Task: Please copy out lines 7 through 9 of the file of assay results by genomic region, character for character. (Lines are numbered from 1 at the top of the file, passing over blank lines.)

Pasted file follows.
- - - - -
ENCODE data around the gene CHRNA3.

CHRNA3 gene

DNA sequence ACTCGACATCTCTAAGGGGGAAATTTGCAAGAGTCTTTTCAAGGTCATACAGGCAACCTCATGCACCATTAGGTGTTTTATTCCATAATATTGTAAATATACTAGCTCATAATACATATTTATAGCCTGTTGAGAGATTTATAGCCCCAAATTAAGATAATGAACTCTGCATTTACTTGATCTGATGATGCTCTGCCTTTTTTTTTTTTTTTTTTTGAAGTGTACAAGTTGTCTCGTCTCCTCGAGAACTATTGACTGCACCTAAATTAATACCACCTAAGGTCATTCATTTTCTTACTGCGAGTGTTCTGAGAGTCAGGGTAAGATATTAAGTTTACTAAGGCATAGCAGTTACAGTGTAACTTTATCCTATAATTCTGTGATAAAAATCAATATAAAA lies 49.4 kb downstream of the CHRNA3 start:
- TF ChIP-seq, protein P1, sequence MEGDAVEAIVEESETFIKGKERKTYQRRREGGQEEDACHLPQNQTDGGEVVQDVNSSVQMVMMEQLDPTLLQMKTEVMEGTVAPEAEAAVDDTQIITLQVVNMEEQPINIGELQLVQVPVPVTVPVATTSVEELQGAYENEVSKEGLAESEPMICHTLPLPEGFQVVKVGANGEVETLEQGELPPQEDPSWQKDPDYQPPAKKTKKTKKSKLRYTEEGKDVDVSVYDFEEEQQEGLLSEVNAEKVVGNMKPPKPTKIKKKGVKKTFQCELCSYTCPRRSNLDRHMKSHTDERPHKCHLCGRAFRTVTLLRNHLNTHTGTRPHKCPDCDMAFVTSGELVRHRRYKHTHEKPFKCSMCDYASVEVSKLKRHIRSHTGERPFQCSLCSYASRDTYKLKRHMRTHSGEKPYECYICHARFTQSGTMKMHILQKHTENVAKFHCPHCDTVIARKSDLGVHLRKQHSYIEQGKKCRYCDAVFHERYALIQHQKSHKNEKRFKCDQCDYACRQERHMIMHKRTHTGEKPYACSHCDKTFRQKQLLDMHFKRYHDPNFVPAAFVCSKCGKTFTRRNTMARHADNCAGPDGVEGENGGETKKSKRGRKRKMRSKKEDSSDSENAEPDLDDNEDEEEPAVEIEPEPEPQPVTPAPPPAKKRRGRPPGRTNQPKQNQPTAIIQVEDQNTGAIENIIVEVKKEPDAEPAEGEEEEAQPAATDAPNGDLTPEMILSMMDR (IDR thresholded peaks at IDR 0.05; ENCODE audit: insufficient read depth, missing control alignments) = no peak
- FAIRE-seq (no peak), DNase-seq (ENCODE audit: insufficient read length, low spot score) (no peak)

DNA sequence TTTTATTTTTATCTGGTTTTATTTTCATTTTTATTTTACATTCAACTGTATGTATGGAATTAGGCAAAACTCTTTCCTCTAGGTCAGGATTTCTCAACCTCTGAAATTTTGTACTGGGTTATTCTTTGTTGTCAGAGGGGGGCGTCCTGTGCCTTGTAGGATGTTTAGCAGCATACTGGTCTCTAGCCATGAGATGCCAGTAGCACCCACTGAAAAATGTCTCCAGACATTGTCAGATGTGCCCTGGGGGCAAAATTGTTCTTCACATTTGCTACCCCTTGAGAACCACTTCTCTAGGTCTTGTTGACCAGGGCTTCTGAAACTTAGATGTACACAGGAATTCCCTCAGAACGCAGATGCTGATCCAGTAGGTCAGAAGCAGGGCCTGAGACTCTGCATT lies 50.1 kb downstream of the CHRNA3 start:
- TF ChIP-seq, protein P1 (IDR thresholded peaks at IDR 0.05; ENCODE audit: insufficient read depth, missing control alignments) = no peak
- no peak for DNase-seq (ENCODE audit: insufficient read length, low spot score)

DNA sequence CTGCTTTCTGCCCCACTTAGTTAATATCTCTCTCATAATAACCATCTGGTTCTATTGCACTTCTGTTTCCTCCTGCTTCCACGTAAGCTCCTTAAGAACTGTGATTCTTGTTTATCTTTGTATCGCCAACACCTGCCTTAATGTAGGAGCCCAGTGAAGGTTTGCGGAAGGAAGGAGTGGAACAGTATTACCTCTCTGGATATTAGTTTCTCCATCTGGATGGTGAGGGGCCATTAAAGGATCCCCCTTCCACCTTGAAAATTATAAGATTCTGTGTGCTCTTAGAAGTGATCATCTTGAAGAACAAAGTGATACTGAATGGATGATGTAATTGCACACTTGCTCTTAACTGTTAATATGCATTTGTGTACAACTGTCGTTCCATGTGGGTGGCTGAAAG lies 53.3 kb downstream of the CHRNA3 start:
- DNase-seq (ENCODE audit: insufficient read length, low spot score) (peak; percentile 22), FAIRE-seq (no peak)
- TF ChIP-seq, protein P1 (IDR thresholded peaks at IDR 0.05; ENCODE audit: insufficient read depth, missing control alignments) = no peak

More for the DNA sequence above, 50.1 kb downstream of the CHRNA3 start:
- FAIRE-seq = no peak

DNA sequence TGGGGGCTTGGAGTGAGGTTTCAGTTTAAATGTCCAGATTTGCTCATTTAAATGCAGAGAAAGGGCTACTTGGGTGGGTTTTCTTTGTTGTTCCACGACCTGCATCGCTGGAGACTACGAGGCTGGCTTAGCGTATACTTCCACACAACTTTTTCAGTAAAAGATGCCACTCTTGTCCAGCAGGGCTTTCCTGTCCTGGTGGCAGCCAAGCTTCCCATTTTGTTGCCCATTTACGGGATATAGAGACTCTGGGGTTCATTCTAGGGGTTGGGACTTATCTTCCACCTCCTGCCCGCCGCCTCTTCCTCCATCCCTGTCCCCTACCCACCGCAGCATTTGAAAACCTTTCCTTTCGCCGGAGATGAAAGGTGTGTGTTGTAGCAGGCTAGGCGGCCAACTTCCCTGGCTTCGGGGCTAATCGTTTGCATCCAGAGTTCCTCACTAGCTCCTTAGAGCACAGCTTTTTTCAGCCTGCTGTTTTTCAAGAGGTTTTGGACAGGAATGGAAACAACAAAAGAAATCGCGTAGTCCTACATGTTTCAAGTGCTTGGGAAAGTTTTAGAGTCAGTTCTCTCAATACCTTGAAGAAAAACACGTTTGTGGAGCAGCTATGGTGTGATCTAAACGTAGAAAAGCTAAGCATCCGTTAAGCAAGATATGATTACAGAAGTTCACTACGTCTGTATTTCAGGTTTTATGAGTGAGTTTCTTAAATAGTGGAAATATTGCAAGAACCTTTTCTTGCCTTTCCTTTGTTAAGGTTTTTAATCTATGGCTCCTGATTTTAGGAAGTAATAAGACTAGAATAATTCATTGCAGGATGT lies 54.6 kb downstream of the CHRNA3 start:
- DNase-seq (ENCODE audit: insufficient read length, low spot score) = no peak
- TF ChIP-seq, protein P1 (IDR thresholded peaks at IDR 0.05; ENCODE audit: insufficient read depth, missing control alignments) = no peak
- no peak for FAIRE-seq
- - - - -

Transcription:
- TF ChIP-seq, protein P1 (IDR thresholded peaks at IDR 0.05; ENCODE audit: insufficient read depth, missing control alignments) = no peak
- no peak for DNase-seq (ENCODE audit: insufficient read length, low spot score)

DNA sequence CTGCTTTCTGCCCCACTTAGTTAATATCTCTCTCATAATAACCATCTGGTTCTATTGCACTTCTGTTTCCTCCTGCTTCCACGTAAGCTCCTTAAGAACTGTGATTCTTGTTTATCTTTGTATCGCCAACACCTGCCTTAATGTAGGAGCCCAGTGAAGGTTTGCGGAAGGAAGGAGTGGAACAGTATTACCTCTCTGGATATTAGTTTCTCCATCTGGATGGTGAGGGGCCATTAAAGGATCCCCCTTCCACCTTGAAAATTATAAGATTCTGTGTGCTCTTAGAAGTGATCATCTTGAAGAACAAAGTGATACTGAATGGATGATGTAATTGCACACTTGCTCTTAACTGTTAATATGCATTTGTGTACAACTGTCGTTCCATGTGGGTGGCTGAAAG lies 53.3 kb downstream of the CHRNA3 start: